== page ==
Non-human primates are instrumental in our understanding of blood pressure as “long-term blood pressure regulation is nearly identical in humans, baboons, and other NHPs”, and they frequently develop high blood pressure and hypertension as they age. Their life span and the increased development of heart complications with age make baboons and chimpanzees a keystone in our development of medications and treatments to prevent heart disease.
Pets suffer from heart disease as well, but thanks to animal research there are several medications commonly prescribed by veterinarians to treat heart failure in dogs and cats, for example ACE inhibitors are commonly recommended to treat pets with congestive heart failure. These medications alongside proper diet and exercise can effectively treat their condition, extending their life span just like heart medications in humans. Animal research has resulted in life-changing heart medications to improve and prolong the lives of the humans and animals who suffer from heart disease. While the rate of those afflicted with heart disease has greatly dropped it is still a large concern, but with animal research we can expand our knowledge of cardiovascular disease, and its treatments to continue improving cardiovascular health.
Mice have played a significant role in Cystic Fibrosis research. However, because mice with CF did not contract the lung infections that humans with CF would, scientists conclude that the main difference between mice and human respiratory systems lies in the airway surface liquid (ASL), which protects the respiratory system. CF patients lack the necessary respiratory shield, leading to lung infections. Recently, researchers in Japan have genetically engineered mice which can now closely reproduce the symptoms found in humans, as opposed to the previous mice models which lacked the infections of humans. This helps researchers understand and develop treatments for CF, and other pulmonary diseases.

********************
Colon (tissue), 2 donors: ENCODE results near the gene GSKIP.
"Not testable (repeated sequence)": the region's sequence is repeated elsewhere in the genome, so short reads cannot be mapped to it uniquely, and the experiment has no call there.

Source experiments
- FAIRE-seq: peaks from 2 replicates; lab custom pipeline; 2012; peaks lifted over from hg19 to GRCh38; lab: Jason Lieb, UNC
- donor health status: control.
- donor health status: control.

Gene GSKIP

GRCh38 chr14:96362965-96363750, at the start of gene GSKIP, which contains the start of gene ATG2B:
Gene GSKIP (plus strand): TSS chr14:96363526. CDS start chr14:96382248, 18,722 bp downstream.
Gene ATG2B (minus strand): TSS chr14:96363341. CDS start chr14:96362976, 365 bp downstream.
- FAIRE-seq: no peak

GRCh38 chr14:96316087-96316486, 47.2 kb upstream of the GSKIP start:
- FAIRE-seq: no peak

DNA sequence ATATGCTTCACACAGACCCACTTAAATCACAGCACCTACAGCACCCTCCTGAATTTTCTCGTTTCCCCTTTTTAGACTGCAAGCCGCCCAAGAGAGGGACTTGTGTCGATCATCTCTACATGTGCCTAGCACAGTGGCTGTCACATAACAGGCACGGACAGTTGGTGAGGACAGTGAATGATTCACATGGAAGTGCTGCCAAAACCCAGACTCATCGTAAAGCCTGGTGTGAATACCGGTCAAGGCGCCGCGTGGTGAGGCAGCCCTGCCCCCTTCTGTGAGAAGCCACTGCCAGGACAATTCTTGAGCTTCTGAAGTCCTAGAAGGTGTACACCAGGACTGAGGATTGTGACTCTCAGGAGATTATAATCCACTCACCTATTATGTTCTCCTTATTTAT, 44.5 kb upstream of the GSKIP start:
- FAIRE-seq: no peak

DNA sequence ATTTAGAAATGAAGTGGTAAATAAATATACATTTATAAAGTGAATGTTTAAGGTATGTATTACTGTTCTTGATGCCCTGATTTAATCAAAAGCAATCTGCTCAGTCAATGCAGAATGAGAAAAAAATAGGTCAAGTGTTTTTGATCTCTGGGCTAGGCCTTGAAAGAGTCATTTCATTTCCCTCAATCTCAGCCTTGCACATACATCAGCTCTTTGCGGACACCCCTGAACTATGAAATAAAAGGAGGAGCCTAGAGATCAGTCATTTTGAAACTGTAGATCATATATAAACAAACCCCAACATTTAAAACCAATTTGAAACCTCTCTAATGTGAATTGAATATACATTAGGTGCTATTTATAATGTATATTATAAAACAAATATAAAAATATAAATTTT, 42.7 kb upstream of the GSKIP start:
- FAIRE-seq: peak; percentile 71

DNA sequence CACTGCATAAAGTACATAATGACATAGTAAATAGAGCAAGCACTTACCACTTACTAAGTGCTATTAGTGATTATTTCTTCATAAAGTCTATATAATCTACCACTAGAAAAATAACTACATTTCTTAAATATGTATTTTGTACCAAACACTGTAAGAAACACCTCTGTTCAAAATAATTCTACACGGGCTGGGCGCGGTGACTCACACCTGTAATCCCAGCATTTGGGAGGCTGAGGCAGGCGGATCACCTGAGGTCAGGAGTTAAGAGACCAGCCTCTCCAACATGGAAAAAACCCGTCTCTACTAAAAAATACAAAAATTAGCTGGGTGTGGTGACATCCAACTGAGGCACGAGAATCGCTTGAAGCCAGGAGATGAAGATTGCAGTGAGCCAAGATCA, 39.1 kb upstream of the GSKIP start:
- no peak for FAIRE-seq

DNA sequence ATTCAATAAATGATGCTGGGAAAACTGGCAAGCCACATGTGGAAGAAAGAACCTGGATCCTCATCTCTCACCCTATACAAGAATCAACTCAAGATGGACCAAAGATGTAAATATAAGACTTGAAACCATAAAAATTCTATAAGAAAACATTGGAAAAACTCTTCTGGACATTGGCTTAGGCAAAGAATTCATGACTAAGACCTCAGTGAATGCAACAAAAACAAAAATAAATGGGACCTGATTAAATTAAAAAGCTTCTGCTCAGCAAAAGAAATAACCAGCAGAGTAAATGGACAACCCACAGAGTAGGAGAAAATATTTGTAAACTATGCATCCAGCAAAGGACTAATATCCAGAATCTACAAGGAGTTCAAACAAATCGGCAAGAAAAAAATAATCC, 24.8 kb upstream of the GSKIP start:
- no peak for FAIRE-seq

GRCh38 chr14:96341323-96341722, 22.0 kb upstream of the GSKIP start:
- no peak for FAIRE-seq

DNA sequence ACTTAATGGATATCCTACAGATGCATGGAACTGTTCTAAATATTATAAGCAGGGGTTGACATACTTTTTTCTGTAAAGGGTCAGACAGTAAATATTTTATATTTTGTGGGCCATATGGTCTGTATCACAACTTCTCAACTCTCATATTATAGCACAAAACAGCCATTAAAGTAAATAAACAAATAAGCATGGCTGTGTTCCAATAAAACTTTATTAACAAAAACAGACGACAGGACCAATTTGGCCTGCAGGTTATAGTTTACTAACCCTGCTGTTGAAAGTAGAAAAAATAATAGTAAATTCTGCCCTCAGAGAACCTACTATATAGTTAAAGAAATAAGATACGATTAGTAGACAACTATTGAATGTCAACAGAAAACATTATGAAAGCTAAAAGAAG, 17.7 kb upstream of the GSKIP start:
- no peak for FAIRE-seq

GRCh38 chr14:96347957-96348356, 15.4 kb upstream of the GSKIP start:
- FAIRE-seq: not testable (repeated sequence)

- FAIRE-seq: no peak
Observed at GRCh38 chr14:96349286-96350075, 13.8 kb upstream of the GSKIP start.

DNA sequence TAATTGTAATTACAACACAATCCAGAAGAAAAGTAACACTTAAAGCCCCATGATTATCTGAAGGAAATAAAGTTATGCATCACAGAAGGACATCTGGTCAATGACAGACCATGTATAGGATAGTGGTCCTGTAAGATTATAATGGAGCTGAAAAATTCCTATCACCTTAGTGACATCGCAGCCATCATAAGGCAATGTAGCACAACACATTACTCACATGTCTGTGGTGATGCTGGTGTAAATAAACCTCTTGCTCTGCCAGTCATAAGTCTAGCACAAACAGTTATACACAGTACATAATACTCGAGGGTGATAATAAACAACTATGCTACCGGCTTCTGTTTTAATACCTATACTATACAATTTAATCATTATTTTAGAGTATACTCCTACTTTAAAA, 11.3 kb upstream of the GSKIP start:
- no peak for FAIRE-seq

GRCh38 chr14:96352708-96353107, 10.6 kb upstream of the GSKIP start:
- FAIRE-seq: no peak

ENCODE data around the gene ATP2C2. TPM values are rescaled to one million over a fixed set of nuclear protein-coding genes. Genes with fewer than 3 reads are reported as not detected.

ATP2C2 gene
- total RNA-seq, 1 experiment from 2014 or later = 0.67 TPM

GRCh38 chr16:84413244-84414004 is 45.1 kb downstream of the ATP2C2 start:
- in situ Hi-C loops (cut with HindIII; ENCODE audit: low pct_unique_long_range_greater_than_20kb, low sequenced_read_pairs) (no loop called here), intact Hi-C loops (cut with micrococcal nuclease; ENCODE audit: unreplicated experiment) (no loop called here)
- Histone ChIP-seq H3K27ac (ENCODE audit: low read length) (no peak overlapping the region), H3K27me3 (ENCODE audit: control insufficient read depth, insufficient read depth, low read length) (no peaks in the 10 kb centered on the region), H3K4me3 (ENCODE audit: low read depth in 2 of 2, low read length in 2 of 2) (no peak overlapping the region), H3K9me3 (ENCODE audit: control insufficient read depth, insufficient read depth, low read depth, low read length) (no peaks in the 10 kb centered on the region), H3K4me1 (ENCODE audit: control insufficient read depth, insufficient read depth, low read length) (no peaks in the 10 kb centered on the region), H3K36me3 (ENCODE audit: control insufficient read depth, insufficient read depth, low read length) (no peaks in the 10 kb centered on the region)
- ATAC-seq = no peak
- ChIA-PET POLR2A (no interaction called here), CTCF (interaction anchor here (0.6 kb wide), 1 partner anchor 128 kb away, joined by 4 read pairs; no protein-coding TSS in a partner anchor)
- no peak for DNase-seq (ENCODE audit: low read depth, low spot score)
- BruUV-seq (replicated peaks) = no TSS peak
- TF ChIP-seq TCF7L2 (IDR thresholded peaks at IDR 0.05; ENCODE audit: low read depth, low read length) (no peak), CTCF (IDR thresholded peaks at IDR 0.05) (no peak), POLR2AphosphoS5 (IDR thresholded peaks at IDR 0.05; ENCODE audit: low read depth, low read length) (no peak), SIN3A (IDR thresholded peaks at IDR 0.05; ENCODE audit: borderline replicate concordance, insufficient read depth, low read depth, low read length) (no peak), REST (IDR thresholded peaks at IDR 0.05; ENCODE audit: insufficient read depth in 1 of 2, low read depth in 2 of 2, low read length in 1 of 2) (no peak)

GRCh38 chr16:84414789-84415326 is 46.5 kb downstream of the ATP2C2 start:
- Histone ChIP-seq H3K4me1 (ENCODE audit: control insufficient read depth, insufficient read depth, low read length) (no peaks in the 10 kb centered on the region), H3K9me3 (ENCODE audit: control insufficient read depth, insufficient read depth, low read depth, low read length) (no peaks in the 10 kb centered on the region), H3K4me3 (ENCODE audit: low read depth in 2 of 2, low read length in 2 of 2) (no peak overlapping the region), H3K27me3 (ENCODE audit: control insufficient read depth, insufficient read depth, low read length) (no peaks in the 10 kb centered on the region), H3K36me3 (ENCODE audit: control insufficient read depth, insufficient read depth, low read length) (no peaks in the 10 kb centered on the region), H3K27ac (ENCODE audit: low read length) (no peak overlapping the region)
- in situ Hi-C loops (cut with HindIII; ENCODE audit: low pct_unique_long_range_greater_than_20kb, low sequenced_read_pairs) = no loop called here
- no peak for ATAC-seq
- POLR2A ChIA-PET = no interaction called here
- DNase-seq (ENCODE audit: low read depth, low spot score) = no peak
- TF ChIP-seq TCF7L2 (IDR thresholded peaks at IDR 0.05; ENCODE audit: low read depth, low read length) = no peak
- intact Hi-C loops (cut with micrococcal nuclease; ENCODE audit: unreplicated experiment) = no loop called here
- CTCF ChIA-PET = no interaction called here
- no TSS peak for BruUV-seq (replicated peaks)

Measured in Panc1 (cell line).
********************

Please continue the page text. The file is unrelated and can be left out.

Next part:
Other animals which are valuable to Cystic Fibrosis research are pigs and ferrets, as both have longer life spans than mice and have similar CF gene expressions to humans. In 2010 researchers discovered that pigs with CF contract lung infections shortly after birth, mirroring the human experience. Like humans, pigs also struggle to counteract acidity in the ASL. This raised acidity lowers one’s ability to fight infections. Mice can better regulate the PH of their ASL, which in comparisons to pig tests have helped identify an enzyme which could be used to treat humans. This discovery opens the potential for a drug featuring this enzyme which would raise the patient’s immunity against dangerous airway bacteria. Ferret animal models are also helping progress CF treatments, as CF ferrets experience similar resulting ailments such as liver and pancreatic disease. Due to similarities in lung cell biology, the ferret model has been vital to our continued progress in combatting lung infections and is pivotal in our CF research going forward.